Some will say my CGX and scopes are crap and I need a top of the line AP mount and a Planet Wave scope and a ASI6200 if I want to capture nice images. Buy I am imaging for my pleasure, not theirs.

 

If a star tracker is crap, explain to me why the images taken by Nico Carver and Trevor Jones with a star tracker and kit DSLR are much better than what I see produced by so many folks using equipment costing thousands more? See the video 

 

https://www.youtube....h?v=WoSnR7TVAOA

 

I propose the person behind the camera is the most important component of your astrophotography kit. Give me Ansel Adams' equipment and the results would be crap compared to his.

 

If one starts with a star tracker, DSLR, camera lens or small telescope they might learn much more about astronomy and astrophotography than someone whose first purchase is a turnkey $10,000 go-to mount, a $6,000 camera, a $7,000 scope and the best imaging and processing software available. If one spends a year or two diligently learning with a star tracker, they may become APOD level astrophotographers, although they might need a step up in equipment after their initial apprenticeship with a modest system.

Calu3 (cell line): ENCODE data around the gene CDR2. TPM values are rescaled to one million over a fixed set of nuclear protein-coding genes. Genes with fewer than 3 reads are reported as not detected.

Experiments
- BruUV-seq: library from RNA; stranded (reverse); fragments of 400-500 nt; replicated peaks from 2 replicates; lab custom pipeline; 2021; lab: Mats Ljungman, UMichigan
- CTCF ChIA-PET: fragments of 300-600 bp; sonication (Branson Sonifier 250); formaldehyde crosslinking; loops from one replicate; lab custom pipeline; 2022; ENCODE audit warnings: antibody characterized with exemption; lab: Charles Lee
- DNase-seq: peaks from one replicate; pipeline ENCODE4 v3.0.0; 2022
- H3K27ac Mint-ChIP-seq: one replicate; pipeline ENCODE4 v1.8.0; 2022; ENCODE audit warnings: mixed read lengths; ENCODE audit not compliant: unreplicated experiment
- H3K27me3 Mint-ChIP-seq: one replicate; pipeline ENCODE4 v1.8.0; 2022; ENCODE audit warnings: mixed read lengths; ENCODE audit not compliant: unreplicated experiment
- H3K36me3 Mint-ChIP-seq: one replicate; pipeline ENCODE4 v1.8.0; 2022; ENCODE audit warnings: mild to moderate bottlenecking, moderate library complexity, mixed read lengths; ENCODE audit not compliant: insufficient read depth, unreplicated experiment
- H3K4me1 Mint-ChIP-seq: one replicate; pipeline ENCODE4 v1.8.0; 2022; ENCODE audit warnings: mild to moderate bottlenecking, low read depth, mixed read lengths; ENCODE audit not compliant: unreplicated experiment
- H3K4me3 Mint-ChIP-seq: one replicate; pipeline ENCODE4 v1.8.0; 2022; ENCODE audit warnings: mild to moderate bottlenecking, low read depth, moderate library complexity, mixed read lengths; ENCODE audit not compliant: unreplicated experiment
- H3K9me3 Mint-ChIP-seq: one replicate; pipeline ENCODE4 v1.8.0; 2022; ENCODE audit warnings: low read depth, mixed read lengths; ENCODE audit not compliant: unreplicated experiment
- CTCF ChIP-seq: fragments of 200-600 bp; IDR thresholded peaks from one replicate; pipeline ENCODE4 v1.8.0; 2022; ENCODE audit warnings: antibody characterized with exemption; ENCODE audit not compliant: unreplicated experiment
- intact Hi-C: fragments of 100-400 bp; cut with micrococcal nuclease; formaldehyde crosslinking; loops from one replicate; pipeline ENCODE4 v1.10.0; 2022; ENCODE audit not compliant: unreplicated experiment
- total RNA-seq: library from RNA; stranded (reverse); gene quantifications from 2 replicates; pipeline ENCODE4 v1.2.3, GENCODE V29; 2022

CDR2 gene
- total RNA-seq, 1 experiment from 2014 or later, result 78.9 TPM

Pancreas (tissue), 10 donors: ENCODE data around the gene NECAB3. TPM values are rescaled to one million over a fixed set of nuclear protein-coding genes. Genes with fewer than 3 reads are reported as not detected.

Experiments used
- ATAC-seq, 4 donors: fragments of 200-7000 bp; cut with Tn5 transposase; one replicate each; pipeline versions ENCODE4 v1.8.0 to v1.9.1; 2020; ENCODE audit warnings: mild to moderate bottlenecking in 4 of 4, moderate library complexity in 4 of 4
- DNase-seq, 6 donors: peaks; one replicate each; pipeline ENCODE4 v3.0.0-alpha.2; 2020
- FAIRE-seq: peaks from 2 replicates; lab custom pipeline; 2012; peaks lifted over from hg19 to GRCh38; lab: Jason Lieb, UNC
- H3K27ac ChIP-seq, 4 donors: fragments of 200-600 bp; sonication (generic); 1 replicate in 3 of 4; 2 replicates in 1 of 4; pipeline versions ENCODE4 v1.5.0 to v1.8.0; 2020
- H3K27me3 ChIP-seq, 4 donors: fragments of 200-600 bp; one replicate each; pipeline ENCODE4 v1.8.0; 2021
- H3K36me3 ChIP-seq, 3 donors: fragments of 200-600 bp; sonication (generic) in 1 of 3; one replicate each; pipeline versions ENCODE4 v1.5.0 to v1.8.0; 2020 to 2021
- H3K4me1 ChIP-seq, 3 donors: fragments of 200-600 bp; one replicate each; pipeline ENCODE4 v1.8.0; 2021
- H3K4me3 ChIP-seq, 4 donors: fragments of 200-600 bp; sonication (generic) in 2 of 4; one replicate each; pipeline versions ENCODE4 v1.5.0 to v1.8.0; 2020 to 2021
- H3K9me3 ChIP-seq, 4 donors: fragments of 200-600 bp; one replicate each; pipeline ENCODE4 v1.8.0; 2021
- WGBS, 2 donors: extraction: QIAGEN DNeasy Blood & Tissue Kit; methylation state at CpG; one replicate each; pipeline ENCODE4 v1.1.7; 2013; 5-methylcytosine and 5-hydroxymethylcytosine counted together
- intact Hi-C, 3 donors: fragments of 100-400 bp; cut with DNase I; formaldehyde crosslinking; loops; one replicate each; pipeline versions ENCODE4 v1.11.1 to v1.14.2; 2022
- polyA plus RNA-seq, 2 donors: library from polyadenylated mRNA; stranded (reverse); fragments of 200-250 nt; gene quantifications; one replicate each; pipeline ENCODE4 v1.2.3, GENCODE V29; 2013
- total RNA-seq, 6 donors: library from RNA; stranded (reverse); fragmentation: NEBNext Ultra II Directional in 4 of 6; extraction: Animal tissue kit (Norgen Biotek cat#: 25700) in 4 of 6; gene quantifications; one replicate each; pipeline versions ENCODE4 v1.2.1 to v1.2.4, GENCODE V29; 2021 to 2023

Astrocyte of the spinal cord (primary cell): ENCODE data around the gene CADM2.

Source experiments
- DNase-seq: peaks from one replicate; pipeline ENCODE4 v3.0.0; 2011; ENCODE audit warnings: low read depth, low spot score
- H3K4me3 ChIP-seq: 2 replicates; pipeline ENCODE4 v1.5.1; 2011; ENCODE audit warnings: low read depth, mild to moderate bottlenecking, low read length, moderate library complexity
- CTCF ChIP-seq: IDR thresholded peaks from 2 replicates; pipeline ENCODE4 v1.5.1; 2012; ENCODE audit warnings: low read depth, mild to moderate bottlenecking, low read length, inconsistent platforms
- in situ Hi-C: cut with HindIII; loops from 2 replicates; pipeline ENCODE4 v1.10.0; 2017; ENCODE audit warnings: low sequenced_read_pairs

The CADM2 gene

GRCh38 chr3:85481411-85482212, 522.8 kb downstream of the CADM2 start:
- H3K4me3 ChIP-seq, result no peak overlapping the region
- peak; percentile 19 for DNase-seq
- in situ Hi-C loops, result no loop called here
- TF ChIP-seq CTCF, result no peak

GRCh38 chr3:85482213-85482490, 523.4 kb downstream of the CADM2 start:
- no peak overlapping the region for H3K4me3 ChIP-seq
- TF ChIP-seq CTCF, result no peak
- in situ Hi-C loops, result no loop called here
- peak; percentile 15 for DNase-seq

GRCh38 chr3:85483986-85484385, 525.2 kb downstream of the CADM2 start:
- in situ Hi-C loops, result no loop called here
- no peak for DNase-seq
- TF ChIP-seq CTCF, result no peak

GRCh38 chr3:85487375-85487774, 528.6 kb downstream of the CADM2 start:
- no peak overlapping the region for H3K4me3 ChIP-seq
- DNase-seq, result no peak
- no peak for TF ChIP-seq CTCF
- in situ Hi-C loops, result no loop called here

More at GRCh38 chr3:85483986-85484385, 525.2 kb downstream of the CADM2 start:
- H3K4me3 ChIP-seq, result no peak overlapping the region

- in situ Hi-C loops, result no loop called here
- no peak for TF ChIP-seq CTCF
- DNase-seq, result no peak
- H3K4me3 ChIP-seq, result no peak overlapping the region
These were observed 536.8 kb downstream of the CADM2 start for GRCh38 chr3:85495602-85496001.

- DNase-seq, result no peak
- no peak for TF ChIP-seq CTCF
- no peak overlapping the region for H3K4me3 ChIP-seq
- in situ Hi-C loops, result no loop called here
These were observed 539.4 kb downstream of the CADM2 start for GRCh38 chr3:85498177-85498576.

For nearly 20 years, in my last job, I traveled a lot, if 100,000 air miles per year is a lot of traveling. I sometimes spent up to 150 nights a year in hotel rooms. Looking back, I wish I had invested in a modest system, such as the OP proposed, and taken it with me on all these trips. I would be a much better astrophotographer today.



#18 matt_astro_tx

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Posted 27 September 2021 - 01:33 PM

You'll be fine with the skyguider and Z61; they will pair well together.  I use a 60mm scope with the star adventurer tracker.  It works great and I really enjoy it.